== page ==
Eurostar welcomes big St Pancras boost

Eurostar is celebrating huge growth in traveller demand from the regions after its first year of operations at St Pancras International, the newly restored terminal for High Speed 1, the UK’s first high-speed line.  Traveller numbers from the regions north of London have increased by up to 150% in the year since Eurostar move to the new station, thanks to the introduction of through fares from more than 130 towns and cities.

The growth figures demonstrate that travellers are taking advantage of easy rail connections between domestic train operators and Eurostar services, and higher frequencies and better punctuality than regional air services.

Eurostar offers through fares to the Continent with First Great Western, National Express East Anglia, First Capital Connect, Virgin Trains, National Express East Coast, East Midlands Trains, London Midland, Chiltern Railways and Hull Trains. Return through fares range from just £67 from Luton to only £89 from Glasgow.

Richard Brown, Chief Executive, Eurostar, said: “Travellers are switching to Eurostar for a variety of reasons - good value through fares, high frequencies of service to the Continent, and the much lower environmental impact of rail travel.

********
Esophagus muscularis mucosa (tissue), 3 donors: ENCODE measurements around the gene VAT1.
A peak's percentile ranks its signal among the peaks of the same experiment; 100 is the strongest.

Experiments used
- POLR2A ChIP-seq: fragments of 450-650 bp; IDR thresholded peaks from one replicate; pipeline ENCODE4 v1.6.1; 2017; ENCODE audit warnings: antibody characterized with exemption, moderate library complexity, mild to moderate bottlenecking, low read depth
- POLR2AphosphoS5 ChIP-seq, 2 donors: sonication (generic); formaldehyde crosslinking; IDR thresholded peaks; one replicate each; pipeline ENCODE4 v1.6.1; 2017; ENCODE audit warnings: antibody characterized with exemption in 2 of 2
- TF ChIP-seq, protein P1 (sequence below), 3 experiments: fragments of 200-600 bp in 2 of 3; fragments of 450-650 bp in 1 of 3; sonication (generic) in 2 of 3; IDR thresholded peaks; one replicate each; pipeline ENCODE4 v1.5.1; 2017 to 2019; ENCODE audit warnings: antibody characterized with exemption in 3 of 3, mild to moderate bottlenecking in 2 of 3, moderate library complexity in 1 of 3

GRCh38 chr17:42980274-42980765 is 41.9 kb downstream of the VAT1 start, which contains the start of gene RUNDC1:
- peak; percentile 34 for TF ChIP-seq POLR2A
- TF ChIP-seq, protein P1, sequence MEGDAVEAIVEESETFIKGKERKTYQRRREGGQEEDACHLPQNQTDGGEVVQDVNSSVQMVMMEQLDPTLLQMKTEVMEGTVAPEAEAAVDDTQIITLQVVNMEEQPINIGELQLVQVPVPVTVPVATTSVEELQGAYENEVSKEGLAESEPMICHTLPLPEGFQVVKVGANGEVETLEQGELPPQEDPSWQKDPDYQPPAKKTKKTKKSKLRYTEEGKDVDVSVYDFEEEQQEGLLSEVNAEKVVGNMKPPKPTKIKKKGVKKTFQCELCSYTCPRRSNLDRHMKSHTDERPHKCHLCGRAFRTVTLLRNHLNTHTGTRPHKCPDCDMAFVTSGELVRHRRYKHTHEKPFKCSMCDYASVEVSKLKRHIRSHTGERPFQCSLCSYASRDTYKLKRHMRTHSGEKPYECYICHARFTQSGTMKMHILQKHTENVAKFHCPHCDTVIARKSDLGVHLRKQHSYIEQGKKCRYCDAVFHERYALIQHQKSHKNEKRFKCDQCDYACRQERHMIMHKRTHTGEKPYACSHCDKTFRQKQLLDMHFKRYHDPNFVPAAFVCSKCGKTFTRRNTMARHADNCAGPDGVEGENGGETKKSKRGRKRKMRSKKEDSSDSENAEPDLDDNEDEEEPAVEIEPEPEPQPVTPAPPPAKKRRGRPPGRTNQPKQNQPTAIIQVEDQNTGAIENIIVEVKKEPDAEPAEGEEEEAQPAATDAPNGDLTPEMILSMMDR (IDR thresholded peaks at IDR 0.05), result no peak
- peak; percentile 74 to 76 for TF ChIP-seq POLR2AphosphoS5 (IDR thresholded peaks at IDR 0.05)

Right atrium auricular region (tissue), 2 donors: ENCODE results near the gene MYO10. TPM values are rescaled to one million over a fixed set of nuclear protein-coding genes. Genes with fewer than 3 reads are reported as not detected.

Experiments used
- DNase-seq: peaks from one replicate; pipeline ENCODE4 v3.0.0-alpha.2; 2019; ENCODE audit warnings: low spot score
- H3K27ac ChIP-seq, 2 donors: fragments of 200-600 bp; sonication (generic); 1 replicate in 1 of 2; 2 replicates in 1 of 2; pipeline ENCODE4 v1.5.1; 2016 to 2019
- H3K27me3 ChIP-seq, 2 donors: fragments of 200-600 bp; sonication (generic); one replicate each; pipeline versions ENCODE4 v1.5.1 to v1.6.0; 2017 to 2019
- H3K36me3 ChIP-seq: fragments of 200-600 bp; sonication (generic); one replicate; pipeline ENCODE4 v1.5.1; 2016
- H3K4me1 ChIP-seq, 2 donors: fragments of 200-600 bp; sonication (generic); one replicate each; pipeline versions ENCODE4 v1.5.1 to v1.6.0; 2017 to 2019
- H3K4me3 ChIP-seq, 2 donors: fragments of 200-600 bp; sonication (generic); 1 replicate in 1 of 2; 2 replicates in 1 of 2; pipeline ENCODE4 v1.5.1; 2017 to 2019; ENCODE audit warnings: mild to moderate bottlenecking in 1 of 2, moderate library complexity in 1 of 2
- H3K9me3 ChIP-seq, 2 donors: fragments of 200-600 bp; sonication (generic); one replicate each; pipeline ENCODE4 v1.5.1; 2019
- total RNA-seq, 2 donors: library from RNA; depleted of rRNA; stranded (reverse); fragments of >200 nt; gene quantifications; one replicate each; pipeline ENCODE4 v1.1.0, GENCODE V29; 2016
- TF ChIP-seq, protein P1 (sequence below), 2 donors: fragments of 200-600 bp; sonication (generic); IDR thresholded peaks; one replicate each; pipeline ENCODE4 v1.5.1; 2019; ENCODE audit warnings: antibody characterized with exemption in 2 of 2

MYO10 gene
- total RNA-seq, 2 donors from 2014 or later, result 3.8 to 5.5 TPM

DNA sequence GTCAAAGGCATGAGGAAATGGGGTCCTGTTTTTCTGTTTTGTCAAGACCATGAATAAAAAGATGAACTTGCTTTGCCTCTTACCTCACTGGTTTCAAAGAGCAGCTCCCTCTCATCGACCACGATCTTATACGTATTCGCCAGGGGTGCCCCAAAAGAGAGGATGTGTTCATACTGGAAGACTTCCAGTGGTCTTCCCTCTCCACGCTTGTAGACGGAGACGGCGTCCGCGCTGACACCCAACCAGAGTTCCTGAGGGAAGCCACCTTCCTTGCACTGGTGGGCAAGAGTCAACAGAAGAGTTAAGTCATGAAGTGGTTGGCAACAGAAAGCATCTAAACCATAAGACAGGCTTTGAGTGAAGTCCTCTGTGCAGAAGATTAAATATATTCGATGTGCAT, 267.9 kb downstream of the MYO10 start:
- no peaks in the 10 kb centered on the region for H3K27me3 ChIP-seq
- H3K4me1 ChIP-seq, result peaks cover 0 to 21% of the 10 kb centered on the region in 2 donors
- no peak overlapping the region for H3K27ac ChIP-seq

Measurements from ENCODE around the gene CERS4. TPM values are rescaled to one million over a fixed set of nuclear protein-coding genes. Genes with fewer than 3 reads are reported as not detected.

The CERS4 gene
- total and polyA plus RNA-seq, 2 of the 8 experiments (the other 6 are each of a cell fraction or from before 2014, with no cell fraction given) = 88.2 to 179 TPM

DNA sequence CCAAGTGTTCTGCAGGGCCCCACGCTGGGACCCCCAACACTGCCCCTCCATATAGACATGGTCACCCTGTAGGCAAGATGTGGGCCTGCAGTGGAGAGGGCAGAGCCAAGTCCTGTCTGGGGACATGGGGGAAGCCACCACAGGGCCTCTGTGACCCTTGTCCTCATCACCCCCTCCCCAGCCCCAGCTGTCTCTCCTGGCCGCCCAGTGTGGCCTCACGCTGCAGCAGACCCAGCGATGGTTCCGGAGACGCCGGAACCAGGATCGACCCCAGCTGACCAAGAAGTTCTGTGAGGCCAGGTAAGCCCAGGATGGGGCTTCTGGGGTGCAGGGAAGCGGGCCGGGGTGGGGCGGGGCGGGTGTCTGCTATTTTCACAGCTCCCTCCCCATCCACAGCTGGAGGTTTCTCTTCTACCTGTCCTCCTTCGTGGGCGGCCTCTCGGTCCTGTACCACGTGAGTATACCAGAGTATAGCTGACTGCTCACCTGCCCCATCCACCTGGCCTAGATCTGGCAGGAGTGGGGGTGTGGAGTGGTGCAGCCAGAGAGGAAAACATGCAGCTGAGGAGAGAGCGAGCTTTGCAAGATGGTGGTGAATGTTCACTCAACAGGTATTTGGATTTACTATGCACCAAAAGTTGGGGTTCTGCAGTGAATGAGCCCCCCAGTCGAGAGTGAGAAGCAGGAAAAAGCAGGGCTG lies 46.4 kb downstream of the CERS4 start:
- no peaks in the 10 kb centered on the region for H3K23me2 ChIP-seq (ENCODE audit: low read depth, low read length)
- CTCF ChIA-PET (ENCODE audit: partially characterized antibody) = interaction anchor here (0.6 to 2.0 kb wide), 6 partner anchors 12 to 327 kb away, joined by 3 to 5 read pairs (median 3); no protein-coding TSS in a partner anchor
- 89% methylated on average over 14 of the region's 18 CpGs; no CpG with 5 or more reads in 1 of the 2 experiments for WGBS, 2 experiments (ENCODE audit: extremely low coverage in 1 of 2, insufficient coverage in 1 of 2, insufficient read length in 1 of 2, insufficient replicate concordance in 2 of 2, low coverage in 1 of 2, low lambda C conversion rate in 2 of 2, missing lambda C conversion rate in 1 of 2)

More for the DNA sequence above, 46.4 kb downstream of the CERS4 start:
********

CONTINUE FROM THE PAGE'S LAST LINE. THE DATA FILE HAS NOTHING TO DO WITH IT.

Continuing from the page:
“We’re delighted to see this growth, which is strong evidence that high-speed rail can provide a new alternative for short-haul journeys within the UK and for travel to mainland Europe.”


Examples of growth* in the regions include:

East Midlands: 100%: including Derbyshire 154%, Nottinghamshire 112%, Leicestershire 111%
Yorkshire: South Yorks 118%, East Yorks 100%, North Yorks 100%, West Yorks 68%
North East: 103%; including Tyne & Wear 114%, Co Durham 103%, Newcastle 106%, Teesside 105%
West Midlands: 53%; including Coventry 52% and Birmingham 49%
Greater Manchester: 54%; including Stockport 62% and Oldham 56%
Scotland: 38%; including Edinburgh 38%, Glasgow 29% and Aberdeen 41%

(*growth from 14 November 2007 to 2 November 2008 - latest data)

Rail travel is also being boosted by growing public concern about climate change. Since 14 November 2007 all Eurostar journeys have been carbon neutral at no extra cost to travellers when they book their tickets.

Independent research has also shown that a Eurostar journey between London and Paris/Brussels generates 10 times less carbon dioxide than an equivalent flight. Eurostar has set a target of further reducing its CO2 emissions by 25% per passenger journey by 2012.

In the first nine months of 2008 (Jan to Sept), Eurostar carried a total of 7.0 million travellers, up 13.9% on last year, with ticket sales up 17.2% to £521.1 million.

Since 1 October, Eurostar has operated an amended timetable that makes best use of the reduced Channel tunnel capacity provided by Eurotunnel, the Channel tunnel operator. This timetable represents 93% of Eurostar capacity before the incident on 11 September 2008, and is expected to continue in force until after Eurotunnel restores full tunnel capacity next spring.